MANILA— Self-exiled communist leader Jose Maria Sison on Wednesday reiterated a denial identifying progressive groups as communist front amid allegations he was to blame for red-tagging.
Speaking to ANC, one of the leaders of the long-running Philippine communist insurgency accused the military of splicing a 1988 video to make it appear that groups such as Kilusang Mayo Uno, Gabriela and Alliance of Concerned Teachers, among others, were allied to their cause.
"Well I, spoke in Belgium, in Brussels, in 1988 and the Philippine military was able to get hold of the video. They spliced the video to make it appear that I said that the legal democratic organizations are fronts, in the sense that they are facade. I never used that kind of language," he said.
"As a matter of fact, I differentiated the legal forces of the national democratic movement from the armed revolutionary movement. So it's stupid of the military to splice this. I used to call them military morons but I [now] call them idiots.”
Several military and police officials had claimed it was Sison himself who red-baited the legal democratic organizations.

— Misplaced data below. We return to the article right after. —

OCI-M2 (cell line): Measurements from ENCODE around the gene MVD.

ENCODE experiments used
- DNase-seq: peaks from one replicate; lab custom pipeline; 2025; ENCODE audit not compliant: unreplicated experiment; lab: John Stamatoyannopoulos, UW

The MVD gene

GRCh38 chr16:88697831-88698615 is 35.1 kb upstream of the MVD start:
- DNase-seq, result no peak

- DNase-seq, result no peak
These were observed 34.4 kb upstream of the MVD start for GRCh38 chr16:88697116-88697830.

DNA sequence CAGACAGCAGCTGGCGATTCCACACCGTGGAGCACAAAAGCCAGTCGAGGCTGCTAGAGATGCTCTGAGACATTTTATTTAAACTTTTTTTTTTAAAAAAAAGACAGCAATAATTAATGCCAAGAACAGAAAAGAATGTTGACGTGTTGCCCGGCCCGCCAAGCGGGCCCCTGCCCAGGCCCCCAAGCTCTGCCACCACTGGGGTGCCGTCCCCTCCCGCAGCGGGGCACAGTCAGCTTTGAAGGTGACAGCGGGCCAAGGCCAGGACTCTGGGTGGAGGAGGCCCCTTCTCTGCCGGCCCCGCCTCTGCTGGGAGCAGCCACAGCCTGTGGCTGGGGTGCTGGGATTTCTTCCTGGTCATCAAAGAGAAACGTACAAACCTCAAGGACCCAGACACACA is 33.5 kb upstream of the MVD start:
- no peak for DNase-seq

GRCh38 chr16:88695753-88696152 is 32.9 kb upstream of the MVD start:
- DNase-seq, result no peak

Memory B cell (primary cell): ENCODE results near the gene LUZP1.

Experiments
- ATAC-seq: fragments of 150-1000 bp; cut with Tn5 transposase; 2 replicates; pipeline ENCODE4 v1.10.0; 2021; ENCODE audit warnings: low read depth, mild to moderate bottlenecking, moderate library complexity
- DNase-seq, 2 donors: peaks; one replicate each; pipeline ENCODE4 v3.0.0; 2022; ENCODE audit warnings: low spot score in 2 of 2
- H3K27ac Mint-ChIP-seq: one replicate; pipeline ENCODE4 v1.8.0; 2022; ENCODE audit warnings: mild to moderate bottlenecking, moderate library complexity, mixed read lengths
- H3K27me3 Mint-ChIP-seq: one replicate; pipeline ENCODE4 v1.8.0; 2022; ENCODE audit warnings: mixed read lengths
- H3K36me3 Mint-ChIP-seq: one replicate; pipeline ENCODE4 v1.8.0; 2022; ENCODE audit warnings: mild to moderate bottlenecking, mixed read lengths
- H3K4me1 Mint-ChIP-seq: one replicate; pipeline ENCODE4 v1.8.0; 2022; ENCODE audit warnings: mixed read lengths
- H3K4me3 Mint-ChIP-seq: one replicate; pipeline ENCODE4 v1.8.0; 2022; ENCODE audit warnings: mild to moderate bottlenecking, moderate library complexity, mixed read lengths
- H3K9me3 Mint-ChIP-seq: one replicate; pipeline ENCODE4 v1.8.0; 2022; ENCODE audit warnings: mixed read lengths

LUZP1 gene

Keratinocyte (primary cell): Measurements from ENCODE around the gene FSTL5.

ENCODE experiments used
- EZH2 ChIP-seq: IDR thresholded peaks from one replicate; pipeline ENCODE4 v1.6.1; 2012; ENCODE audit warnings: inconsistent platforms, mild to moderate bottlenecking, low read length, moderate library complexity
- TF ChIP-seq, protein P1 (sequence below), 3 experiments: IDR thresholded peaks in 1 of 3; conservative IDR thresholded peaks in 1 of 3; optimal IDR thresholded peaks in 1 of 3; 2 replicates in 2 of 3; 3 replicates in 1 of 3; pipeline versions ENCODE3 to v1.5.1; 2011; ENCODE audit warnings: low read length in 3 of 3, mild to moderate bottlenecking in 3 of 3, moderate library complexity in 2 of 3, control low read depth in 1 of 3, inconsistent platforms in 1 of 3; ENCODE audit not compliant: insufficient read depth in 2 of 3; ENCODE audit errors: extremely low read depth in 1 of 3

Sison, who has been on self-exile in the Netherlands for over 30 years, also dismissed as “entirely untrue" claims of receiving cuts of up to 40 percent from companies extorted by their armed wing, the New People’s Army (NPA).
"I depend on the assistance from relatives and friends… I don’t have to depend on funds that belonged to the revolutionary movement,” he said.
He was reacting to an allegation made by Jeffrey "Ka Eric" Celiz, who the military presented to testify against communist rebels during Tuesday’s Senate hearing on the state forces' alleged rampant practice of red-tagging.
Celiz, who is included in President Rodrigo Duterte's narcolist, claims to be a former member of the armed communist movement.
On allegations that some NPA officers raped its female members, Sison slammed the military for supposedly making up stories.
He insists the communist party is committed to “following international law on human rights and international humanitarian law in humanitarian conduct of waging war."
“So you have a very responsible movement that's why it lasted for so long,” Sison added.
Attempts to broker peace with the communist movement early in the Duterte administration had collapsed after alleged rebel attacks on state forces as negotiations were ongoing. Offensives against communists have since resumed.
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